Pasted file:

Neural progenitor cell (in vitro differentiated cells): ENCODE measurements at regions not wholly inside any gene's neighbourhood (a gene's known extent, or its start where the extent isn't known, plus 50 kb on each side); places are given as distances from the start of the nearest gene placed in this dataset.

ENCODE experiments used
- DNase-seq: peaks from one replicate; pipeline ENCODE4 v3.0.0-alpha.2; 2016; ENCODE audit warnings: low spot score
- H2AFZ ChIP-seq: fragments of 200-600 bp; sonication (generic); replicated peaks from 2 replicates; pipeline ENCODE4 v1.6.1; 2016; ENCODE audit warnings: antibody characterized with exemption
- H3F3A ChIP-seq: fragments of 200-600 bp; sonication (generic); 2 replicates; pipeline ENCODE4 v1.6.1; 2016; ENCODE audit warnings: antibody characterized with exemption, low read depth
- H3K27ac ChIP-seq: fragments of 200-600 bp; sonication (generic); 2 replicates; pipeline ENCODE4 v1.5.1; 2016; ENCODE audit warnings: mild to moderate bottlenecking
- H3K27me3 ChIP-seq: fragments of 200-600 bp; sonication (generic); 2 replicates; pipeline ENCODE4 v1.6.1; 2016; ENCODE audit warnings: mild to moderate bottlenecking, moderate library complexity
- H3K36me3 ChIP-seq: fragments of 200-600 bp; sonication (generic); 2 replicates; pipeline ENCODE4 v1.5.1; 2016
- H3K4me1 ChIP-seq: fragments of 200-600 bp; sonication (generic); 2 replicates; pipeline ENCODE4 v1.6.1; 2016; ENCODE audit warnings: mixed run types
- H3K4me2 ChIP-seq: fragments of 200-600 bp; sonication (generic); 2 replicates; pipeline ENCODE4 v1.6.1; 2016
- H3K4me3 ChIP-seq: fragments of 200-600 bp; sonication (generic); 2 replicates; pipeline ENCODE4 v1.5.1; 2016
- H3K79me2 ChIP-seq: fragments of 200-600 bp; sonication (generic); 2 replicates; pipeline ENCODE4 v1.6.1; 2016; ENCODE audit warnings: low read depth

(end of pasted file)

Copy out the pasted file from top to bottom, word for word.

Neural progenitor cell (in vitro differentiated cells): ENCODE measurements at regions not wholly inside any gene's neighbourhood (a gene's known extent, or its start where the extent isn't known, plus 50 kb on each side); places are given as distances from the start of the nearest gene placed in this dataset.

ENCODE experiments used
- DNase-seq: peaks from one replicate; pipeline ENCODE4 v3.0.0-alpha.2; 2016; ENCODE audit warnings: low spot score
- H2AFZ ChIP-seq: fragments of 200-600 bp; sonication (generic); replicated peaks from 2 replicates; pipeline ENCODE4 v1.6.1; 2016; ENCODE audit warnings: antibody characterized with exemption
- H3F3A ChIP-seq: fragments of 200-600 bp; sonication (generic); 2 replicates; pipeline ENCODE4 v1.6.1; 2016; ENCODE audit warnings: antibody characterized with exemption, low read depth
- H3K27ac ChIP-seq: fragments of 200-600 bp; sonication (generic); 2 replicates; pipeline ENCODE4 v1.5.1; 2016; ENCODE audit warnings: mild to moderate bottlenecking
- H3K27me3 ChIP-seq: fragments of 200-600 bp; sonication (generic); 2 replicates; pipeline ENCODE4 v1.6.1; 2016; ENCODE audit warnings: mild to moderate bottlenecking, moderate library complexity
- H3K36me3 ChIP-seq: fragments of 200-600 bp; sonication (generic); 2 replicates; pipeline ENCODE4 v1.5.1; 2016
- H3K4me1 ChIP-seq: fragments of 200-600 bp; sonication (generic); 2 replicates; pipeline ENCODE4 v1.6.1; 2016; ENCODE audit warnings: mixed run types
- H3K4me2 ChIP-seq: fragments of 200-600 bp; sonication (generic); 2 replicates; pipeline ENCODE4 v1.6.1; 2016
- H3K4me3 ChIP-seq: fragments of 200-600 bp; sonication (generic); 2 replicates; pipeline ENCODE4 v1.5.1; 2016
- H3K79me2 ChIP-seq: fragments of 200-600 bp; sonication (generic); 2 replicates; pipeline ENCODE4 v1.6.1; 2016; ENCODE audit warnings: low read depth